weekend-readsLeft Leg, Just Above the Knee

Jason Lee Brown

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Life would be livable if I could relieve this inner pull to amputate my left leg. Nothing wrong with the leg, but I’m incomplete with four limbs. It’s hard to share when your urge grows into obsession, then beyond, where thoughts of an amputated left leg equal the butterflies of budding sex. I lie to family. To friends. Strangers. I’m completely ashamed. My doctor calls it Body Integrity Identity Disorder, and you know if it takes four words to describe, it’s not good.

I’m supposed to be an amputee. Eight years old, I slipped off the monkey bars and landed on only my twisted arm, crisscrossed my ulna and radius, shattered my elbow. When I woke with a cast, my mother said the doctor wanted to amputate, just above the elbow, but the specialist reset the bones and said hope for the best. After three bedridden days, I stepped into the hall and saw a man in a wheelchair. He was missing his left leg, just above the knee, and I couldn’t stop wondering how it happened. He invited me to touch the pigtail skin on the bulb.

Because of wars and epidemic diabetes, the prosthetics industry is booming. On the first and third Wednesdays of every month, I park on Harrison Street, outside the Prosthetic and Orthotic Clinic at Rush’s Professional Office Building, and watch patients enter and exit for rehabilitation. Sometimes, for a closer look, I walk next to them and marvel at the technology. When that’s not enough, I drive over to East Superior Street, to the Northwestern University Prosthetics and Orthotics Center and do the same.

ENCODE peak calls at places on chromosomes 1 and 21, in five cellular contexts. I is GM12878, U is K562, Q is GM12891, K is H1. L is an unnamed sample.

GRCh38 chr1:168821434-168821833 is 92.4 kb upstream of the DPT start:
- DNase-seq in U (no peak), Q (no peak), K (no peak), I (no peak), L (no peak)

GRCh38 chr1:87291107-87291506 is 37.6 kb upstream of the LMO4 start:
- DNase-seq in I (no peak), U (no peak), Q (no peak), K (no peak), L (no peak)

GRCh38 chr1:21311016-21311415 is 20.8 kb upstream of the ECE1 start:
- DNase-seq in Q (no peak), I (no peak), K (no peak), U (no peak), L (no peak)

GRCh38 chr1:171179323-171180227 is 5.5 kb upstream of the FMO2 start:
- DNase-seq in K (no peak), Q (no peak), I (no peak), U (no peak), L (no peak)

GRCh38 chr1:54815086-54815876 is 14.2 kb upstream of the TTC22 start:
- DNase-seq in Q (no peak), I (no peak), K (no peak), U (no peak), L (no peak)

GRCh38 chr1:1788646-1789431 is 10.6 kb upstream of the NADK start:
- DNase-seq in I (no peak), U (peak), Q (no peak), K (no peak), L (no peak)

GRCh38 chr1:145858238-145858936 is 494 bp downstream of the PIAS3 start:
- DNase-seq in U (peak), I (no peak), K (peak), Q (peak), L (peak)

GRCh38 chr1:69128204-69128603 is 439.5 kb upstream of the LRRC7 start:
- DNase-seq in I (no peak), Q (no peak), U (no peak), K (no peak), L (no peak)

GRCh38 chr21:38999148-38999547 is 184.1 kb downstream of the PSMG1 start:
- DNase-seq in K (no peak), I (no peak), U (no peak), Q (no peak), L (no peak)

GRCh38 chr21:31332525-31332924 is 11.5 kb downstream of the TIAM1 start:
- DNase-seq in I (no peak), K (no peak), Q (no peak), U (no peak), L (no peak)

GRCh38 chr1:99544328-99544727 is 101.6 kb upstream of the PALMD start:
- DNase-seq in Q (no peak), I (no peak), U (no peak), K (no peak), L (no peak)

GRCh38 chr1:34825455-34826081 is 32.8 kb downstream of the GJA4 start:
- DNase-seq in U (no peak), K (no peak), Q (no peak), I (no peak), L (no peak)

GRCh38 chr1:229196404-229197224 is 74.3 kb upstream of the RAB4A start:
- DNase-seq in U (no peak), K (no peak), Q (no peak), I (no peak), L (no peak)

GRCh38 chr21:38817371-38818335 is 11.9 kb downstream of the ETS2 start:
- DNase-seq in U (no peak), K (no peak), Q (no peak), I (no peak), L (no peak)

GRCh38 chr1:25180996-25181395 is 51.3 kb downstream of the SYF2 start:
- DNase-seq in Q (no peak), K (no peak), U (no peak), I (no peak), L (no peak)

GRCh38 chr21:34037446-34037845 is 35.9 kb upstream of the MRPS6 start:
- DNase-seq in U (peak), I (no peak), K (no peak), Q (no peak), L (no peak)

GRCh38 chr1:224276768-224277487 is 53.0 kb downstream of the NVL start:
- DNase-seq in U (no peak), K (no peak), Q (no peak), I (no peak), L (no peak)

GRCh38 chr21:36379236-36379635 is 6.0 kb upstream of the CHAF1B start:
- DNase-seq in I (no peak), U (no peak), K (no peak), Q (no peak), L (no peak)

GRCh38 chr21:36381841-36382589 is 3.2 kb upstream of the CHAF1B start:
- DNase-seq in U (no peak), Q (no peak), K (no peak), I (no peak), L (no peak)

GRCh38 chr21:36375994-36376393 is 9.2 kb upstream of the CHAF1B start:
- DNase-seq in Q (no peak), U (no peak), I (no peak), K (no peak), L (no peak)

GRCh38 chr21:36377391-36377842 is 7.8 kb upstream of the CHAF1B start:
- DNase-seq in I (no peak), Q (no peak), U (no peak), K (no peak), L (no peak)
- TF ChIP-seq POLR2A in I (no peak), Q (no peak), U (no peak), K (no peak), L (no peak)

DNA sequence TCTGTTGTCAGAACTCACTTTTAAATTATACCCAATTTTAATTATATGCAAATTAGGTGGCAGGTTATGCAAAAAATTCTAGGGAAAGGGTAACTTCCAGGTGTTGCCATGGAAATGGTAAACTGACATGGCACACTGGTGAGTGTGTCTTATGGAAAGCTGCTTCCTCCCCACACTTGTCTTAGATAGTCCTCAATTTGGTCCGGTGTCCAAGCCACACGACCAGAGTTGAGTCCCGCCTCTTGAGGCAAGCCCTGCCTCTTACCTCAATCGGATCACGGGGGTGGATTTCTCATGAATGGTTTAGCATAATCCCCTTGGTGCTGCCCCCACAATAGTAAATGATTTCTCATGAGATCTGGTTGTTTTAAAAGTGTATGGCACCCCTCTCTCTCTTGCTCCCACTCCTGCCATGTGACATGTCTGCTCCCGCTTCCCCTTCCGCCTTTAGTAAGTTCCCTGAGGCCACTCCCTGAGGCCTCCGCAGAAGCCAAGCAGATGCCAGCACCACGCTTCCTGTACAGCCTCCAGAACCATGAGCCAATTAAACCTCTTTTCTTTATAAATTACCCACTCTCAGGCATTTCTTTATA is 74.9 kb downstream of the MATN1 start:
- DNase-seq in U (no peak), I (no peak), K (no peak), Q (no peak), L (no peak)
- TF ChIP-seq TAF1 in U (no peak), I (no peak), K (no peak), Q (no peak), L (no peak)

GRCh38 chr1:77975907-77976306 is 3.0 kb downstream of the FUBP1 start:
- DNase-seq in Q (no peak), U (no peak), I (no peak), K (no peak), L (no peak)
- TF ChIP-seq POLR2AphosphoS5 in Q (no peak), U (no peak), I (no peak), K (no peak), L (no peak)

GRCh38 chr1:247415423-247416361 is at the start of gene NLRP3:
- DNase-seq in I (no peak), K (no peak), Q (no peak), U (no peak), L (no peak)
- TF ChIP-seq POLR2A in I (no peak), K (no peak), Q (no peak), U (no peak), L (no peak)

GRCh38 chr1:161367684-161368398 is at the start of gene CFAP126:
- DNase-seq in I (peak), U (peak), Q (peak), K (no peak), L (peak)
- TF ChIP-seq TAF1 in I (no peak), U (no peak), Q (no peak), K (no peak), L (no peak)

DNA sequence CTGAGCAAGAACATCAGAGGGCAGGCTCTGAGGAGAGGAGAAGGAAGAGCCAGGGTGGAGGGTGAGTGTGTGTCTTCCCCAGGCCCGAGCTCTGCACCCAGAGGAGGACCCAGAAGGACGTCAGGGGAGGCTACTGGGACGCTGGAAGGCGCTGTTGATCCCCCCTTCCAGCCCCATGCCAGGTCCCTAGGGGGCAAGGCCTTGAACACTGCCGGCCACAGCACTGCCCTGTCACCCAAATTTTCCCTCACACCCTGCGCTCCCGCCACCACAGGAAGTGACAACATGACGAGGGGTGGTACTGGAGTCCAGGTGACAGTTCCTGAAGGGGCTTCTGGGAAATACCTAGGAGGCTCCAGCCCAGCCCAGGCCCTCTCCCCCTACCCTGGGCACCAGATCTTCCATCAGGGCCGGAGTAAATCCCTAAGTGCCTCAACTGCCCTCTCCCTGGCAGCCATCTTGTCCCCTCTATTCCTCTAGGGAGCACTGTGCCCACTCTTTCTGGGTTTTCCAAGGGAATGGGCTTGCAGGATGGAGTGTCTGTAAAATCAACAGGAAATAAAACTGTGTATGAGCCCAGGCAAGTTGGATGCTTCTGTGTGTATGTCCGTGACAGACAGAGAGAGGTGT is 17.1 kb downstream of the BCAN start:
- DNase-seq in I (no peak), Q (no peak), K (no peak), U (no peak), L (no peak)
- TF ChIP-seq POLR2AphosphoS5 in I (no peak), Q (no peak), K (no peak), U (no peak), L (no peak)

Summer before college, I worked in the meat department of the grocery store. The intoxication of smells, the chopping block, multiple knifes, and raw meats bloomed my urge until I had to release. The blade spit out sliced ham for the old woman who kept complaining about price per pound, and the bald man with thick glasses couldn’t understand why we were out of fried chicken legs, and my boss screamed, We’re getting behind! To stop the noise inside and outside my head, my finger poked the spinning blade. Sliced the tip right off. I held up the bloody mess for everyone to see. That night, I crafted a Band-Aid prosthetic tip, but I would need more. Much more.

I tell my doctor I dream about prosthetics. He gives me a tan leg to try out. In the privacy of my bedroom, I fold back my leg and tie it up. I slip on the prosthetic and it’s awkwardly comfortable. Takes days to get used to how the knee bends. Eventually, wearing it at home or in seedy hotel rooms isn’t enough. I strap on the leg and limp down Michigan Avenue, around the Field Museum, through the bleacher seats at a Cubs’ game. No one knows I am a non-amputee pretending to be an amputee pretending not to be.

All doctors say the same. By preventing me from elective surgery, they’re following the Hippocratic Oath, but surgeons perform millions of elective surgeries a year. I say I’ll pay out of plan, out of pocket, off the books. He says it’s a neurological disorder; otherwise, I’m a rational individual. I say, If I don’t lose my left leg, I’m going to lose my mind. He says, Sorry, too dangerous. Tis but a scratch, I insist. He says, Humor’s good. Here’s another pill.

Self-amputation is more difficult than you might think. You need an anesthetic, a surgeon’s saw, bandages, stiches, needles, painkillers, assistants. I have none of these. I imagine ways to mangle my leg enough a surgeon has to amputate. On my couch, I shoot it with a shotgun. In my backyard, I jam it in the woodchopper. On the street, I slide it under the wheel of a bus. At work, I stick it between the punch and die that shears metal. I don’t want to hear that there’s no turning back after amputation, because for me, there’s no going forward without it.

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